Sores in the mouth: how to relieve them with home remedies


Canker sores or sores are small wounds that appear in the mouth.

Although in most cases they usually disappear without the need for treatment, they can be annoying and painful to the point of causing problems with speaking or eating. Learn here home remedies to speed up the recovery process.

What are sores?

Canker sores, or aphthous ulcers, are small, superficial lesions that appear on the soft tissue of the mouth (inside the cheek, under the tongue, or behind the throat) or at the base of the gums.

The sores are usually round or oval, with a white or yellow center and a reddish border. It is possible to feel tingling or burning during the days before the appearance of the sore, and pain and discomfort that varies in intensity until they disappear.

Currently, the cause of the sores remains unclear, however, researchers say they may be due to a combination of factors:

  • Suffering minor mouth injuries, for example, from accidental biting or brushing too hard.
  • Hormonal changes, such as those that occur during pregnancy or menstruation.
  • Being deficient in certain nutrients, such as vitamin B12, folic acid, iron, or zinc.
  • To have stress.
  • Being sensitive to certain foods, such as coffee, cheese, eggs, or acidic or spicy foods.
  • Use toothpastes and mouthwashes with sodium lauryl sulfate.
  • Having diseases or disorders, such as celiac disease, inflammatory bowel diseases, such as Crohn’s disease and ulcerative colitis, Behcet’s disease, or a weak immune system.

Unlike cold sores, the sores are not associated with herpes virus infections.

How to treat the sores?

It is common to resort to home remedies to speed up the recovery process of the sores. Among the best options we can find:

mouthwashes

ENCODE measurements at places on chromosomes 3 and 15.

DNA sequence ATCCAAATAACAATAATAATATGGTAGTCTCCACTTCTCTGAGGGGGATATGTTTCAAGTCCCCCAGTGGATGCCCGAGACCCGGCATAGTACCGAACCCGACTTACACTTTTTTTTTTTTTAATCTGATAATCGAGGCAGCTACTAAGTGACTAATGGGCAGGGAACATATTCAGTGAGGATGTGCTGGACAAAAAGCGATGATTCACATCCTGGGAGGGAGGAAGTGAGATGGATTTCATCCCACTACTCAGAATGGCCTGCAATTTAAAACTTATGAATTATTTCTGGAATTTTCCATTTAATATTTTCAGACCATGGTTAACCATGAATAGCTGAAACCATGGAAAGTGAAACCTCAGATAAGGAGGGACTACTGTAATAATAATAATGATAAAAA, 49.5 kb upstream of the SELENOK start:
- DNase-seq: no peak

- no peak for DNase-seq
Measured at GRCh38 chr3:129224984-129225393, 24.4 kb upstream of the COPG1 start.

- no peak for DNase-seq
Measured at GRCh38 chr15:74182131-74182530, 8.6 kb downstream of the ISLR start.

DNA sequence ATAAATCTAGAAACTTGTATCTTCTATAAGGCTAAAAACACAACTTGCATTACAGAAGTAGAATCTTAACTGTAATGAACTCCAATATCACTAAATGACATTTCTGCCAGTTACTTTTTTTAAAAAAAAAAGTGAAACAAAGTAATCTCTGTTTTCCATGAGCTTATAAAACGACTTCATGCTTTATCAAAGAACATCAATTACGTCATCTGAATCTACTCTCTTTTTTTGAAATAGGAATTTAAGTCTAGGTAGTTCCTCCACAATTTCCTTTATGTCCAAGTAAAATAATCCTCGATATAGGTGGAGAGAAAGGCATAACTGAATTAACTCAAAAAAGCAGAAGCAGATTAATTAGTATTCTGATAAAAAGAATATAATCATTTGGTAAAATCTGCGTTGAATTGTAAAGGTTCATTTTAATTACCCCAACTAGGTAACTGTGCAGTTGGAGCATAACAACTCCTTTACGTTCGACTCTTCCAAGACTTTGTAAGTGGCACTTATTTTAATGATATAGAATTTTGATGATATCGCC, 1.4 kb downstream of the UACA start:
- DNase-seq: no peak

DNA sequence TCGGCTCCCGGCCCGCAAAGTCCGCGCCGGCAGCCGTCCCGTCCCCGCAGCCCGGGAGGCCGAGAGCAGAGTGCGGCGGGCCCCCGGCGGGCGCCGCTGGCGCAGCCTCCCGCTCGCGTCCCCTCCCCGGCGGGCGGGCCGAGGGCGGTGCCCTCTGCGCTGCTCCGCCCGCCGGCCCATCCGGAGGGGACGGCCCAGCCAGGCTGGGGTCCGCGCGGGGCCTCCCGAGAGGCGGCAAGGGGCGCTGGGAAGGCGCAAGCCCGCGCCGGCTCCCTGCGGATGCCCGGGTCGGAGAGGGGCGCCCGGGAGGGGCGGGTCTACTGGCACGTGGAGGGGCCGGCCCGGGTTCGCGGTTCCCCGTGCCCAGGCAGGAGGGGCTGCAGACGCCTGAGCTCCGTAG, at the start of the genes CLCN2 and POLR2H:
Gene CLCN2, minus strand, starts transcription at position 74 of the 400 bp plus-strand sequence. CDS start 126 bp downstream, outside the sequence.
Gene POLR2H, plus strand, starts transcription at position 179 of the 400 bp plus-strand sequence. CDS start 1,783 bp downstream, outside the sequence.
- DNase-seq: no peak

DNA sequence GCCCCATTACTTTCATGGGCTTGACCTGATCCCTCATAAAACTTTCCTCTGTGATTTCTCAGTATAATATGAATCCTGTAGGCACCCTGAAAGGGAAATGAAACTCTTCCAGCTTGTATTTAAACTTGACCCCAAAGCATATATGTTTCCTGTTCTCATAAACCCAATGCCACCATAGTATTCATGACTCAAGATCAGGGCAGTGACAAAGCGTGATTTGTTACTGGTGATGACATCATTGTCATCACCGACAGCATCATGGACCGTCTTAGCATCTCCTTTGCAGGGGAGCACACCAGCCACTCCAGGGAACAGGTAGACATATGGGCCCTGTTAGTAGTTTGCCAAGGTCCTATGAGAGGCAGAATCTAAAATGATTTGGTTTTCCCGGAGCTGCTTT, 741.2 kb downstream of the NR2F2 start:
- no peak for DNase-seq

Mouthwashes are solutions used to fight bacteria, eliminate bad breath, and maintain good oral hygiene in general. Although there are different products on the market, you can make effective home preparations to treat sores:

Salt and water rinse

This type of rinse is one of the oldest options for combating sores, and although it can be painful, it helps to dry them quickly. To use it:

  • Dissolve a teaspoon of salt in ½ cup of warm water.
  • Take a sip and swish the solution well in your mouth for 20-30 seconds.
  • Spit it out and rinse your mouth with water.
  • You can repeat this process as many times as you consider necessary.
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baking soda rinse

This type of rinse adds to a long list of uses for baking soda. According to experts, it is a solution that can be effective in eliminating sores as it helps reduce inflammation and balance the oral pH. To use it:

  • Dissolve a teaspoon of baking soda in ½ cup of water.
  • Take a sip and swish the solution well in your mouth for 20-30 seconds.
  • Spit it out and rinse your mouth with water.
  • You can repeat this process as many times as you consider necessary.

echinacea rinse

Echinacea is an herb with a long medicinal tradition, its rinse can be used to treat or prevent the appearance of sores thanks to its antioxidant and immune-stimulating properties. To use it:

  • Mix a tablespoon of echinacea in 250 ml of boiling water.
  • Let the preparation rest for five minutes and strain.
  • Reserve until cool.
  • Take a sip and shake the solution well in your mouth for one minute.
  • Spit it out and rinse your mouth with water.
  • You can repeat this process as many times as you consider necessary.

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Chamomile Rinse

Chamomile is used as a natural remedy to heal wounds and relieve pain, because it has compounds with anti-inflammatory and antiseptic properties, such as azulene or levomenol. To use your rinse:

  • Mix a tablespoon of chamomile in 250 ml of boiling water.
  • Let the preparation rest for five minutes and strain.
  • Reserve until cool.
  • Take a sip and shake the solution well in your mouth for one minute.
  • Spit it out and rinse your mouth with water.
  • You can repeat this process as many times as you consider necessary.

You can also use chamomile tea bags as a compress to soothe sores, gently applying them to damaged areas of the mouth.

Hydrogen peroxide rinse

Hydrogen peroxide or hydrogen peroxide is often used to treat mouth sores, as it helps reduce the presence of bacteria in the mouth. To use it as a mouthwash you must:

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  • Dilute a 3% hydrogen peroxide solution with equal parts of water.
  • Dip a cotton ball or swab in the mixture.